Has your roof sprung a leak? Has your car broken down? Did your neighbor’s soccer ball find its way through your window? From time to time we all are faced with sudden, unexpected events that require immediate cash, fast. Here is what to do if you need cash for an emergency repair.
1. Obtain a Payroll Advance from Your Employer
Visit your employer’s HR Department to inquire about whether a payroll advance is possible. Companies don’t typically publicize this option to employees. But ever since the Great Recession, a growing number of employers have began offering payroll cash advances and loans to workers.
2. Get Financial Help from a Local Non-Profit Organization
Regional non-profits and local community development groups are increasingly providing financial assistance for those in dire financial straits. So do a Google search for non-profit organizations in your town and contact a few to see about loans.
For example, in Arkansas, a group called Arkansans Against Abusive Payday Lending, provides borrowers with low-cost loans up to $500, which can be repaid over six to 16 months. The organization, comprised of 36 consumer, military and faith-based groups in the state, has been so effective that it helped drive high-cost payday lenders completely out of Arkansas.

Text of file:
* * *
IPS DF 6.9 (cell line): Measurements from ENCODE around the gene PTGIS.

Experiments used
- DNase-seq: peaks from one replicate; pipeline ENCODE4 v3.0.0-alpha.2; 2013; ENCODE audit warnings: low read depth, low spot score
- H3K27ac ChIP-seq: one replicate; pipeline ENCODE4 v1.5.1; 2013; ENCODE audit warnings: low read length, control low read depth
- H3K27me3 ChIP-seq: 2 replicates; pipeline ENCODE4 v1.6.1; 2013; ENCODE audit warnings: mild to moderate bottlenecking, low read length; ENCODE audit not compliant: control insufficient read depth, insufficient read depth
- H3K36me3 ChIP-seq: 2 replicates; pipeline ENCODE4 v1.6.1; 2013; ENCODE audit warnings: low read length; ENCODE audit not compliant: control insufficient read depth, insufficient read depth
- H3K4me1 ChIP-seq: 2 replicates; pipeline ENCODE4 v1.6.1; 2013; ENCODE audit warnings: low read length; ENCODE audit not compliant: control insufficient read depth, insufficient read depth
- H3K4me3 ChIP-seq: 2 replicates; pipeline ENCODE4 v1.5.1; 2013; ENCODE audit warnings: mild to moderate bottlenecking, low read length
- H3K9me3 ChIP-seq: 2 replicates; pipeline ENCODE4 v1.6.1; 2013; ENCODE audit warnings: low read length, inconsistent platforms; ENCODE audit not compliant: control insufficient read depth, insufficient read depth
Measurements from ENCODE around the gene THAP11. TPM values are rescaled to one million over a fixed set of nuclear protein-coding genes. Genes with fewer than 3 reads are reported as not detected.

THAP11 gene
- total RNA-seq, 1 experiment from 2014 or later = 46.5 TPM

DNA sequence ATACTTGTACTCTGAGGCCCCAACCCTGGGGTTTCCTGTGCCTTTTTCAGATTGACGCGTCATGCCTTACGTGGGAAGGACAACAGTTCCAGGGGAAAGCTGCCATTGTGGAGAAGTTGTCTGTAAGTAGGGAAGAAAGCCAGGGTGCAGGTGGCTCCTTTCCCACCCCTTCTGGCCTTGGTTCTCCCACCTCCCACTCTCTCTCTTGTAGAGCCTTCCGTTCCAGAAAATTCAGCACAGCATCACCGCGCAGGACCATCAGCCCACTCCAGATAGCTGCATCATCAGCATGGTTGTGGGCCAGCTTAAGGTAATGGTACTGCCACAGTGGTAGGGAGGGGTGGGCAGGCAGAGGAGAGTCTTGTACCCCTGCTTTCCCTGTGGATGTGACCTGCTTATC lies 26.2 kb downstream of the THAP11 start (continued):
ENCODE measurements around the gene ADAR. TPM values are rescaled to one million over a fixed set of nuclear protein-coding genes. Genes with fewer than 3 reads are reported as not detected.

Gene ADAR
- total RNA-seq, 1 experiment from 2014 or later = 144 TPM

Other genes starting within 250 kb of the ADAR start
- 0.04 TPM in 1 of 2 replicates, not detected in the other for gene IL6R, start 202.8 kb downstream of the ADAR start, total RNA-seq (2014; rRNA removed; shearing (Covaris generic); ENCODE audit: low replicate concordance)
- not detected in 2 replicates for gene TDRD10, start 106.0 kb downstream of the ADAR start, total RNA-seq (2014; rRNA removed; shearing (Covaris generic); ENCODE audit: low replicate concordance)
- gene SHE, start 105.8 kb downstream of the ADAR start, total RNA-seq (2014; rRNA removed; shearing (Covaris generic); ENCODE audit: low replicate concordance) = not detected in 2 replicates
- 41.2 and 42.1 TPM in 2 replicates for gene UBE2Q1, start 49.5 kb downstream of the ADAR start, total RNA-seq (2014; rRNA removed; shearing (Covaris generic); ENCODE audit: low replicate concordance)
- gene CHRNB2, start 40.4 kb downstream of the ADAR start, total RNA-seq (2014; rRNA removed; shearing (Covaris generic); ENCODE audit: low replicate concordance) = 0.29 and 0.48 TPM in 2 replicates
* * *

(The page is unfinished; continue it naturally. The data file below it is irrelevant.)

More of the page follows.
3. Use a Credit Card Cash Advance or Balance Transfer Check
A credit card cash advance typically involves a fee of 1% to 4% of the loan amount. Plus, the interest rates on credit card advances are now running about from 15% to 25%. That’s high, but it may be a necessary loan to take out in a pinch when you have no other options. (And it’s way better than using payday lenders, whose rates run about 400%). Comparison shop for your best credit card deals and balance transfer options.
Read: How a Balance Transfer Can Improve Your Credit Score
4. Get a “Small Dollar Loan” from a Bank
Even though the credit crunch has made it a lot tougher to get bank loans, many financial institutions are nevertheless launching new loan initiatives for people who need cash fast. As of early 2011, nine federally-insured banks began a new pilot program called FDIC Model Safe Accounts. One key feature of this program: “small dollar loans” of up to $2,500, approved in just 24 hours. Meanwhile, under the Bank On program, lenders nationwide are expanding their efforts to provide small, fast loans to borrowers in need.
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